Chronic back pain is a condition that affects a significant part of the population, with patients falling into three major groups; those with herniated discs, spinal stenosis (a nerve affecting narrowing of the spinal cord), and complications from failed back surgery.
Radiofrequency thermolesioning is a widespread treatment for chronic back pain, but because of its neurodestructive nature, it is often considered an unsuitable treatment.
Building on earlier work, a new study led by Dr. David Abejón investigates the use of an alternative treatment known as pulsed radiofrequency (PRF) in treating chronic back pain. It finds that the treatment yields significant improvements for herniated disc patients and notable improvements for those with spinal stenosis. Since PRF does not involve drugs, it may be repeated multiple times. This study appears in the journal Pain Practice.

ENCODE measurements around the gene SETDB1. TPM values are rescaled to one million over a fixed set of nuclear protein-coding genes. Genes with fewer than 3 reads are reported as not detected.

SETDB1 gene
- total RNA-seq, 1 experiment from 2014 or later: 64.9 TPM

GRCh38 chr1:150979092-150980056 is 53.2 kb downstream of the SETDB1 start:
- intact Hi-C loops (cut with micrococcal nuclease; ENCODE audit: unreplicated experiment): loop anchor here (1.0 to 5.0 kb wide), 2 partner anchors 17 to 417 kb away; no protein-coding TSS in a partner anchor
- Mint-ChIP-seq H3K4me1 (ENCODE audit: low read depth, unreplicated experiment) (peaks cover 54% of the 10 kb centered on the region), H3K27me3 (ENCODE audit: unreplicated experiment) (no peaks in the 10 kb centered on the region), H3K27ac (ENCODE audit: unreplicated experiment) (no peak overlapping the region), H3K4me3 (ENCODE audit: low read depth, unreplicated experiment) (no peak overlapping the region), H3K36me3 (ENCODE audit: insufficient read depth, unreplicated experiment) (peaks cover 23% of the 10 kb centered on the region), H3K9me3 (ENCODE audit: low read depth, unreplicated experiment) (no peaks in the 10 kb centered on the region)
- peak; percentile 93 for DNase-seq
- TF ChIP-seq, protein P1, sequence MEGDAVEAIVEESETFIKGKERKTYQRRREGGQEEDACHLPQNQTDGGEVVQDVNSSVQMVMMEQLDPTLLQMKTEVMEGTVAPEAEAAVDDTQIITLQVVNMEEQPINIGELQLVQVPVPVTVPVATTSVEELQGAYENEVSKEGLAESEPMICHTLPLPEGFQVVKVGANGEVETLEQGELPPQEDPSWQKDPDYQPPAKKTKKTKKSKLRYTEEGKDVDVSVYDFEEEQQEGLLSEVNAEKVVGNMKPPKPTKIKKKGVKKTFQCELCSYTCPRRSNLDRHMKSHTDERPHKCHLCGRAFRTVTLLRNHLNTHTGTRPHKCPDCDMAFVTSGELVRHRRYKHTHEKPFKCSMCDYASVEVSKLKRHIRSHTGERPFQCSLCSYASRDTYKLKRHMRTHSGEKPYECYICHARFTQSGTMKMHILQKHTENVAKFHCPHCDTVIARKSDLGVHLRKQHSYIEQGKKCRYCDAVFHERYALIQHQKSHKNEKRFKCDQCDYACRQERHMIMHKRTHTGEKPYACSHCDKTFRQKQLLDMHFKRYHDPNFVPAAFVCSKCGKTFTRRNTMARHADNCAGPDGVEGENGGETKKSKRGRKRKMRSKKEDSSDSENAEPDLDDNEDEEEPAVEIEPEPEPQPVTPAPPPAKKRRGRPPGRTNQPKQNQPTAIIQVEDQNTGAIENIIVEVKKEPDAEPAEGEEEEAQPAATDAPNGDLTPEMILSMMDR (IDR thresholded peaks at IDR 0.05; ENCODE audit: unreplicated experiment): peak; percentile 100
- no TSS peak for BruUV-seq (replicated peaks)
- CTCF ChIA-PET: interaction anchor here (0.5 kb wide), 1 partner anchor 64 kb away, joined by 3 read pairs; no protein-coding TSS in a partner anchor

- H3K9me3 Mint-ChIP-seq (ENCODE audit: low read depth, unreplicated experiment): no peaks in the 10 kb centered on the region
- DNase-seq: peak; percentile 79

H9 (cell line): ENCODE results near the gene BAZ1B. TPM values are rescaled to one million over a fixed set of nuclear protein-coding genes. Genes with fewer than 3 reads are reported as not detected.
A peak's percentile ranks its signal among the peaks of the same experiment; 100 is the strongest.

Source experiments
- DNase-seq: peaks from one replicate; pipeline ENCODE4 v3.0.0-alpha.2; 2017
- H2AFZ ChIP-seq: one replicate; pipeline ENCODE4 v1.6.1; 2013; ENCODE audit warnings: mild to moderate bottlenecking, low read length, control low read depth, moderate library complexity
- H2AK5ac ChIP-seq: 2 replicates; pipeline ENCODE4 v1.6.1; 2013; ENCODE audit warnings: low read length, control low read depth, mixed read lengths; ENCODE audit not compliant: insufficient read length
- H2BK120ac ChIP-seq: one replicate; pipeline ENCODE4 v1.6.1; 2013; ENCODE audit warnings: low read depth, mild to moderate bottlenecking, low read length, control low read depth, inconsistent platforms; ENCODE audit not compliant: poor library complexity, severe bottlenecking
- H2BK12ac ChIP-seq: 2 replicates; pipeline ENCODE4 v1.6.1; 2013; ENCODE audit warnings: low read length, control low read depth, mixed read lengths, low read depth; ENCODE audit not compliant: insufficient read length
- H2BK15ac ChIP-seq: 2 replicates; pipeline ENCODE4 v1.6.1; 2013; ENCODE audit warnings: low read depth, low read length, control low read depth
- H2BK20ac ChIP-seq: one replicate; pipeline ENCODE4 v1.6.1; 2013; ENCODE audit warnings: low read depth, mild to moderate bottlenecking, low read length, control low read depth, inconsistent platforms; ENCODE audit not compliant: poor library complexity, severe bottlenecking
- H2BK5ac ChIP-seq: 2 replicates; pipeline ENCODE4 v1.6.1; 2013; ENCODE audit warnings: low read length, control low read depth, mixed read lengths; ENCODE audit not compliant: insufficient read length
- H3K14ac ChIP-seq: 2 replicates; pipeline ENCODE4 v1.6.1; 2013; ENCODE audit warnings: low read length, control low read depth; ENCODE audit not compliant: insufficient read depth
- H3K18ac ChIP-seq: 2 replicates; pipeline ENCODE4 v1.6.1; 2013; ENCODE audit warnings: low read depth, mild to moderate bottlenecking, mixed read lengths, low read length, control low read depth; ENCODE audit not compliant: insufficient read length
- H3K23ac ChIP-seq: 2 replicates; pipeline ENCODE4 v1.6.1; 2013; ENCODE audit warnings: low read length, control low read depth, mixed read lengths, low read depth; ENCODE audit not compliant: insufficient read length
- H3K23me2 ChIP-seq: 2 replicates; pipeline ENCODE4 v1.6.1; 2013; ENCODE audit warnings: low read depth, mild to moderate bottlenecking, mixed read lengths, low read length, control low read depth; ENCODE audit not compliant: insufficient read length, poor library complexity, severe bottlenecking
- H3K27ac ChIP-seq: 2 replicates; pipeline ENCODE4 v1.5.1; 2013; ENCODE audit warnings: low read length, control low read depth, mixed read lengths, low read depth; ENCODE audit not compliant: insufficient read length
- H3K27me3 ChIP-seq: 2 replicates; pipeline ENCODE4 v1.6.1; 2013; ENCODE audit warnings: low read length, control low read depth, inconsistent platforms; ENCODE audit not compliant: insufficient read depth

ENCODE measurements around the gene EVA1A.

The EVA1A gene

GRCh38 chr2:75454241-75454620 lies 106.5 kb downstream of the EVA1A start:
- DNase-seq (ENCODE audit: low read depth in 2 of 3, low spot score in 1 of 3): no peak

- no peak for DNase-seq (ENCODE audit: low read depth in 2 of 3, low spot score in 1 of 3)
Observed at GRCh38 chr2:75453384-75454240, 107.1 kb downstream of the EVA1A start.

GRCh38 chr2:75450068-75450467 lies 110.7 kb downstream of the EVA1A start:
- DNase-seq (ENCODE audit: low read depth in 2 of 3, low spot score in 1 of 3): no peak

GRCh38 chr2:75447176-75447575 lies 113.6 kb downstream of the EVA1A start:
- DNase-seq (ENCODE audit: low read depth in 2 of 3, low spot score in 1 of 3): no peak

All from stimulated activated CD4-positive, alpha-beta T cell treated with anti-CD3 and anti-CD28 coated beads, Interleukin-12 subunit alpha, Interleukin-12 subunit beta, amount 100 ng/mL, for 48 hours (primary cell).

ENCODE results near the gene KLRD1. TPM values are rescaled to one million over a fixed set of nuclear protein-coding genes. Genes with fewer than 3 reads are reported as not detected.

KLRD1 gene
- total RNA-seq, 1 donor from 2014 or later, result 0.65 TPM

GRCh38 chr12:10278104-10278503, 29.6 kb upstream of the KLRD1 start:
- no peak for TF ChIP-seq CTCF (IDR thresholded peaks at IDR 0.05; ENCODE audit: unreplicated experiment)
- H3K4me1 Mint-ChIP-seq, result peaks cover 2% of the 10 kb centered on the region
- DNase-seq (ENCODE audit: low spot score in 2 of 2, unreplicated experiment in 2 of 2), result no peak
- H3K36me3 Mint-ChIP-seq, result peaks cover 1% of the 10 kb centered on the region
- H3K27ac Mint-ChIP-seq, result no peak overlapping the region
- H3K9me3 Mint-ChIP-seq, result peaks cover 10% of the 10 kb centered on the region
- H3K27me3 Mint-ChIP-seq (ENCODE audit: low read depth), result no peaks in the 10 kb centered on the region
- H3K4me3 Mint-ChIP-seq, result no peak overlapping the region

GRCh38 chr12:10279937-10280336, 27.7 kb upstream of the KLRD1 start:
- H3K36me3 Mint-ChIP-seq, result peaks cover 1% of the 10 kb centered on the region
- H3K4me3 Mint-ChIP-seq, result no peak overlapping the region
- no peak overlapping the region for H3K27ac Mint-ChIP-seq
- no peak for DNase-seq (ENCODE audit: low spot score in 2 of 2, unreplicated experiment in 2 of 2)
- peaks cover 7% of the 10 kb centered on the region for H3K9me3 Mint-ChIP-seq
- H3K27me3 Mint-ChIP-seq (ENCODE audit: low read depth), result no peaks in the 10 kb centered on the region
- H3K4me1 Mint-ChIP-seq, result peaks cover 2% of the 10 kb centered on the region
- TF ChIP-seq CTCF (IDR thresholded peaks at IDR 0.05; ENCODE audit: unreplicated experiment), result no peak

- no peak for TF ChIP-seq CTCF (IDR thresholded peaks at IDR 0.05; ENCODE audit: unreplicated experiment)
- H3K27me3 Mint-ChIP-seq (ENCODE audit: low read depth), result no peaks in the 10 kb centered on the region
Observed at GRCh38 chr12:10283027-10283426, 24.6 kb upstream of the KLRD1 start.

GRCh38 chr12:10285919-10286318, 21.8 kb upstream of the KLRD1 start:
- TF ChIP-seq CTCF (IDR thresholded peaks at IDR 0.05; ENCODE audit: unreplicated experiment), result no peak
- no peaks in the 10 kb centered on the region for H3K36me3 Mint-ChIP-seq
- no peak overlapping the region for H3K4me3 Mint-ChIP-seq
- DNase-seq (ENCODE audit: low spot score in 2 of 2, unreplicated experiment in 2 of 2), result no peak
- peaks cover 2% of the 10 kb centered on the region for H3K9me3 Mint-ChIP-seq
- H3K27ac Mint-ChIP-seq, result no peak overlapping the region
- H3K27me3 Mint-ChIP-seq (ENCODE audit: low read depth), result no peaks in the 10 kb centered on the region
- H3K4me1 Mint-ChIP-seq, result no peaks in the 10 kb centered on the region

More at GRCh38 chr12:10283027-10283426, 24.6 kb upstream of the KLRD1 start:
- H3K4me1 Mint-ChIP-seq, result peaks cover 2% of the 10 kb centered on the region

While the preexisting conditions that accompany chronic back pain, such as neurological lesions or neuropathic pain, make conventional radiofrequency a controversial treatment, Abejón notes “the use of PRF could reduce or potentially even eliminate these risks,” providing safe, effective pain relief for patients with a variety of lower back pain conditions.